Syrian troops accused over ceasefire
Kofi Annan, the United Nations envoy to the Arab League, says Syria has not fully complied with his peace plan.
He is now calling on the UN Security Council to demand that Syrian troops are moved away from protesting cities back to their barracks.
The call comes as activists accuse Syrian security forces of attacking civilians in several cities.
The opposition movement says the UN-backed ceasefire is being only partially observed, as heavy weapons and government troops remain deployed in cities.
"There is no evidence of a significant withdrawal," the Syrian National Council's spokeswoman Basma Kodmani told a news briefing in Geneva.
"The ceasefire is . . . only partially observed . . . To us it clear that ceasefire implied withdrawal of all heavy weaponry from cities, populated areas. This has not happened."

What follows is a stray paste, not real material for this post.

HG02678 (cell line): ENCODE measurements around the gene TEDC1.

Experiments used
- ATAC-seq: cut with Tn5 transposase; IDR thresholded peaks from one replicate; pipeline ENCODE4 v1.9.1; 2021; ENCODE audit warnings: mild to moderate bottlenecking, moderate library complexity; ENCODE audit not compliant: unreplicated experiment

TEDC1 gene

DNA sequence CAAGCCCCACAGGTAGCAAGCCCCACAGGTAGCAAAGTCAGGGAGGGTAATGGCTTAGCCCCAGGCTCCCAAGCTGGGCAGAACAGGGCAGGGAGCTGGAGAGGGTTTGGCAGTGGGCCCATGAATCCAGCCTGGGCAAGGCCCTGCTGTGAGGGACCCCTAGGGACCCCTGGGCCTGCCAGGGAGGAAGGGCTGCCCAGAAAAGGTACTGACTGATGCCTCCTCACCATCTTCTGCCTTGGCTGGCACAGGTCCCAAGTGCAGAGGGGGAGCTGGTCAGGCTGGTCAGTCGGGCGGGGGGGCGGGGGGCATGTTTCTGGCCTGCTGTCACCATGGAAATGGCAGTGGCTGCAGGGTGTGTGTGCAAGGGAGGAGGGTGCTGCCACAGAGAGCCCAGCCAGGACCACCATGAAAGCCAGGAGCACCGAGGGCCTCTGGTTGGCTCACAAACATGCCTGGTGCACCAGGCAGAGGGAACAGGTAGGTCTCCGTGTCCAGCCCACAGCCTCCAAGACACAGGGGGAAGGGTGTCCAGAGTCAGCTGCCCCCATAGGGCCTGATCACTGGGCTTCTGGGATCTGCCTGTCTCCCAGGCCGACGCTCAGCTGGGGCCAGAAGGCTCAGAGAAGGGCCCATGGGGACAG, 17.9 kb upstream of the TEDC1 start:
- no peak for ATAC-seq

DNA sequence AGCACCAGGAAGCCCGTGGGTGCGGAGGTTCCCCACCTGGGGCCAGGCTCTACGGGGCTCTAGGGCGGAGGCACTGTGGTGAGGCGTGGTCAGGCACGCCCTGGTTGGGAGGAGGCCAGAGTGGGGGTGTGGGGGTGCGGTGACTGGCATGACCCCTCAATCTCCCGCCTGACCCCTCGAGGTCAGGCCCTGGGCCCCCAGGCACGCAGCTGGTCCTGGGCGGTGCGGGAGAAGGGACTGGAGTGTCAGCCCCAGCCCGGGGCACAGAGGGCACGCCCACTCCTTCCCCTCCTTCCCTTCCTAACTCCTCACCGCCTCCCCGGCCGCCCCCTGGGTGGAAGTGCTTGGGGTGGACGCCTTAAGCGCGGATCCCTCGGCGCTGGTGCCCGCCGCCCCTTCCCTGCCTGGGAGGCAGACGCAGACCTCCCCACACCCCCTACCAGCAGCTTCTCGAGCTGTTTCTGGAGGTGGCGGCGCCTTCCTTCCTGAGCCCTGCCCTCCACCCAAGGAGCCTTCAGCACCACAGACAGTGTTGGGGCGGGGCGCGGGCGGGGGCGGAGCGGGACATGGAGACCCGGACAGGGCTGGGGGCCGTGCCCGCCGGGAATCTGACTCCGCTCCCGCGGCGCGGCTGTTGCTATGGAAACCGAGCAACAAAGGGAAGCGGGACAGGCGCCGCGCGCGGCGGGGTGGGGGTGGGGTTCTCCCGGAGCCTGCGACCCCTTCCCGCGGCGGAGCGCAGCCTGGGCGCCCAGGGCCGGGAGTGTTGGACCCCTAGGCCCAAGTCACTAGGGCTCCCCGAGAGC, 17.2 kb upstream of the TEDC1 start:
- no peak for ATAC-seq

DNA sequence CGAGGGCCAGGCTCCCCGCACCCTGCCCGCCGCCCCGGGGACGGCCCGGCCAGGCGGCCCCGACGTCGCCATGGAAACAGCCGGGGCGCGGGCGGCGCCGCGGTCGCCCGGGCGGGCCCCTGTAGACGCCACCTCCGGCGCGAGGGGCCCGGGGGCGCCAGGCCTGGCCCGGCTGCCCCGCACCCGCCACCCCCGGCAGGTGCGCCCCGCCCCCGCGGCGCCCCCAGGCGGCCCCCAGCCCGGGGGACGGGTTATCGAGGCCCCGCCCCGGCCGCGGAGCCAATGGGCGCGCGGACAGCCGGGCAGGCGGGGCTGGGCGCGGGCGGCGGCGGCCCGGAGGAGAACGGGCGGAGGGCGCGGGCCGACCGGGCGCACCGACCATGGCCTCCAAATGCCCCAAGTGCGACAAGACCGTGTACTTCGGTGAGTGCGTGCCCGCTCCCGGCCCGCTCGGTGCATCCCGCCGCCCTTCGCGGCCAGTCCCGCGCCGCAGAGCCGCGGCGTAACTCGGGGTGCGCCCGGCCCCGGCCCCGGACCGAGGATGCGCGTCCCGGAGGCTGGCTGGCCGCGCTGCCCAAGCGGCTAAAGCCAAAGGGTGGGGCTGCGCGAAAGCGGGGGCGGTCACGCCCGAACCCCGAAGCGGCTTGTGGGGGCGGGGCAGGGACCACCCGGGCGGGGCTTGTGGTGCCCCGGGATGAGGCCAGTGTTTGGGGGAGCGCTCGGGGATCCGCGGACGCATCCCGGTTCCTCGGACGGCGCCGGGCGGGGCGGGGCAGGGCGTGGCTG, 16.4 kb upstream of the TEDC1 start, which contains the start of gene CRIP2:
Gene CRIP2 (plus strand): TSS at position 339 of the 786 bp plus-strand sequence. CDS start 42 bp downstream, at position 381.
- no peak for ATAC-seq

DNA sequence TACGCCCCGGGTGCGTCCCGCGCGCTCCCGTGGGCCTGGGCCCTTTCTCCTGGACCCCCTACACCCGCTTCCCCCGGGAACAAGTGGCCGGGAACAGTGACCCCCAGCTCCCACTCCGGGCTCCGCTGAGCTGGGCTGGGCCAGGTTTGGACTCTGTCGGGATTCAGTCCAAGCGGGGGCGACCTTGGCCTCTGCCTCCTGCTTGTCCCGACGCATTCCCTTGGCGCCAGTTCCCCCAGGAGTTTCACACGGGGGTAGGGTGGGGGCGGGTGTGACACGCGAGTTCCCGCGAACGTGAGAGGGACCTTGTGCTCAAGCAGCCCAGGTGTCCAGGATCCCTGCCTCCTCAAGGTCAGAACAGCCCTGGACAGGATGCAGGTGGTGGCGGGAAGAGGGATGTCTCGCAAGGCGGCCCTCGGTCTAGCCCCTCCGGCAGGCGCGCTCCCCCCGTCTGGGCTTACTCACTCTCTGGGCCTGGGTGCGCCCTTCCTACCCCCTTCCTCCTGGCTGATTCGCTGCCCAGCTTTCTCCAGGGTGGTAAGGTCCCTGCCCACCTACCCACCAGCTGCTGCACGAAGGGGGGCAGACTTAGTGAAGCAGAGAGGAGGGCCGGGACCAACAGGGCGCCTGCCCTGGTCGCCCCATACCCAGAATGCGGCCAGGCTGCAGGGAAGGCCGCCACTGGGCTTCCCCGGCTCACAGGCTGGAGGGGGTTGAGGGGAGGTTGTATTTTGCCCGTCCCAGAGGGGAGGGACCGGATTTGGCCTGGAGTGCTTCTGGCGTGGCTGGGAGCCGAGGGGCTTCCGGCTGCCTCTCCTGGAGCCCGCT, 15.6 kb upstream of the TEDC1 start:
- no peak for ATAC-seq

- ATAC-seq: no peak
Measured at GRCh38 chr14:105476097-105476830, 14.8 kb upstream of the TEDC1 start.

Mr Kodmani also said that three people had been killed in the towns of Idlib and Hama since the truce deadline expired on Thursday morning.
The ceasefire, which was set up by UN-Arab League envoy Kofi Annan, came into force at dawn.
Syria in turn accused "terrorists" of planting a roadside bomb that blew up in Aleppo, killing one officer and wounding at least 24 cadets and officers in an attempt to sabotage the UN-backed ceasefire, state media said.
The blast killed a lieutenant colonel and civilians were among the wounded.
There was no independent confirmation of the blast in Syria, where media access is severely restricted.
Just hours before the deadline expired, the military unleashed a lethal offensive against protest centres, killing 25 civilians including 10 in the rebel stronghold of Rastan, the Syrian Observatory for Human Rights said.
Mr Annan's plan calls for the withdrawal of forces from urban areas, a halt to fighting, a daily two-hour humanitarian truce, the release of arbitrarily detained people, freedom of movement for journalists and the right to demonstrate.
While Syria has told the Arab League it will comply with the ceasefire as long as opposition forces do the same, residents in some of the worst-hit cities are sceptical.